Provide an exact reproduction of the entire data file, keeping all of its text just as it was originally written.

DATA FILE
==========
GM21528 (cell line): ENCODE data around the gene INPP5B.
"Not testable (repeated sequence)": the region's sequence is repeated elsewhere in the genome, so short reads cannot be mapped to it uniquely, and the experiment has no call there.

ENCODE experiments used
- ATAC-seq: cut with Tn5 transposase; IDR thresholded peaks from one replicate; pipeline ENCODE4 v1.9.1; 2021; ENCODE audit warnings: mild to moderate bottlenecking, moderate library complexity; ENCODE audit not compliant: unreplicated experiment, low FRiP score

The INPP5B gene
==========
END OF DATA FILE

GM21528 (cell line): ENCODE data around the gene INPP5B.
"Not testable (repeated sequence)": the region's sequence is repeated elsewhere in the genome, so short reads cannot be mapped to it uniquely, and the experiment has no call there.

ENCODE experiments used
- ATAC-seq: cut with Tn5 transposase; IDR thresholded peaks from one replicate; pipeline ENCODE4 v1.9.1; 2021; ENCODE audit warnings: mild to moderate bottlenecking, moderate library complexity; ENCODE audit not compliant: unreplicated experiment, low FRiP score

The INPP5B gene